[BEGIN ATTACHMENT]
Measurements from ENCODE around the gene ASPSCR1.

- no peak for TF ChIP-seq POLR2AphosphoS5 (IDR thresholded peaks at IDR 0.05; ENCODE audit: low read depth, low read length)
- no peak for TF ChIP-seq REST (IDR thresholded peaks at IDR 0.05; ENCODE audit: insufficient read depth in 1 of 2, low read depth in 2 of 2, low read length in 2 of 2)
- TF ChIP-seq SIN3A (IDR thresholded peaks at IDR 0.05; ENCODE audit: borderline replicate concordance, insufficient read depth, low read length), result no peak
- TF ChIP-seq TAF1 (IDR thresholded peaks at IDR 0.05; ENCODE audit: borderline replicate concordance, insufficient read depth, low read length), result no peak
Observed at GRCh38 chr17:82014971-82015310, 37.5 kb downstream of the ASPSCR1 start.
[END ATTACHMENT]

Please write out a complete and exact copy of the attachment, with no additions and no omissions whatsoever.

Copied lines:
Measurements from ENCODE around the gene ASPSCR1.

- no peak for TF ChIP-seq POLR2AphosphoS5 (IDR thresholded peaks at IDR 0.05; ENCODE audit: low read depth, low read length)
- no peak for TF ChIP-seq REST (IDR thresholded peaks at IDR 0.05; ENCODE audit: insufficient read depth in 1 of 2, low read depth in 2 of 2, low read length in 2 of 2)
- TF ChIP-seq SIN3A (IDR thresholded peaks at IDR 0.05; ENCODE audit: borderline replicate concordance, insufficient read depth, low read length), result no peak
- TF ChIP-seq TAF1 (IDR thresholded peaks at IDR 0.05; ENCODE audit: borderline replicate concordance, insufficient read depth, low read length), result no peak
Observed at GRCh38 chr17:82014971-82015310, 37.5 kb downstream of the ASPSCR1 start.